The Effect of the Drugs in Baseball

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Following the investigations on Barry Bonds and Mark McGwire for the use of performance enhancing drugs, the ethics of how the media reports on alleged crimes committed by baseball players needs to be further explored. The majority of professional sports face the potential threat of their athletes using steroids, but Major League Baseball has become generally known for rampant steroid use across the league. How did this happen? Since 1988, steroids have found their way into baseball and while some of the most prominent players in the league have out right denied the use of performance enhancing drugs such as David Ortiz and Barry Bonds, a few have come out and claimed that the majority of the league is actually “juiced up”..

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In 2012, relief pitcher Eric Gagne, said that “It was sufficient to ruin my health, tarnish my reputation and throw a shadow over the extraordinary performances of my career… I was intimately aware of the clubhouse in which I lived. I would say that 80 percent of the Dodgers players were consuming them.” Jose Canseco, who played for the Oakland Athletics at the time, wrote in his book, Juiced, that he and McGwire would apply steroids via a syringe through the buttocks. Because of how some players in recent history have tried to save face after having their careers tarnished from PED accusations, it has led many fans within the sport and beyond to believe it’s a very casual performance for a major league ball-player.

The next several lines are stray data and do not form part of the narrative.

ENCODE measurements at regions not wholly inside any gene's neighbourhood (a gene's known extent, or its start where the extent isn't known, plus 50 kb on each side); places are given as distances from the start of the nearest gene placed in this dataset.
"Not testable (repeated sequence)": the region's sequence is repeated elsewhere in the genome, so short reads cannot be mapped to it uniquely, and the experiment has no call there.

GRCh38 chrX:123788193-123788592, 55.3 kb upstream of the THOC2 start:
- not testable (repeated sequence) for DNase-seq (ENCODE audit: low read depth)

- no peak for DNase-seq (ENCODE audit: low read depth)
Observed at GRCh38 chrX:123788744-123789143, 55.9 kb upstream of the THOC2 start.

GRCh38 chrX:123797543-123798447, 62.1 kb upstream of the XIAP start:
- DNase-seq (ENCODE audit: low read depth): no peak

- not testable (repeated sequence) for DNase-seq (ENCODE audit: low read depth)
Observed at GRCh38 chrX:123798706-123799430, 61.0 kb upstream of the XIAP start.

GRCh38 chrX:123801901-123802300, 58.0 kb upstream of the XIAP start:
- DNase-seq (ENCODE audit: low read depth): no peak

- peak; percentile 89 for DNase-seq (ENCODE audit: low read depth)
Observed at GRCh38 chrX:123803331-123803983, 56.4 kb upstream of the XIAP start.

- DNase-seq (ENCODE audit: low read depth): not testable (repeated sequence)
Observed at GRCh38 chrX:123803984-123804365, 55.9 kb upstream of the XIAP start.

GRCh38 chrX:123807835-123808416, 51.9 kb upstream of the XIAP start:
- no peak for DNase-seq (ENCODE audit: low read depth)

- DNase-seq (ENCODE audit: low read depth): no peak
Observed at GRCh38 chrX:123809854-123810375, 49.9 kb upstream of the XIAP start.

After legendary seasons by players like McGwire, Bonds, Sammy Sosa, and Jason Giambi, baseball reached a new high in viewership nationwide. The game also saw a transition from the classic style of good defense and aggressive baserunning to how many players in the lineup can drive the ball over the fence. By 2002, a lot of the mystery surrounding the transition came out when the Bay Area Laboratory Co-operative (BALCO) came under fire for providing anabolic steroids to many high profile baseball players.

According to Dan Deluliis, “Out of 1,438 survey tests administered, MLB commissioner Bud Selig announced that five to seven percent of these tests were positive,

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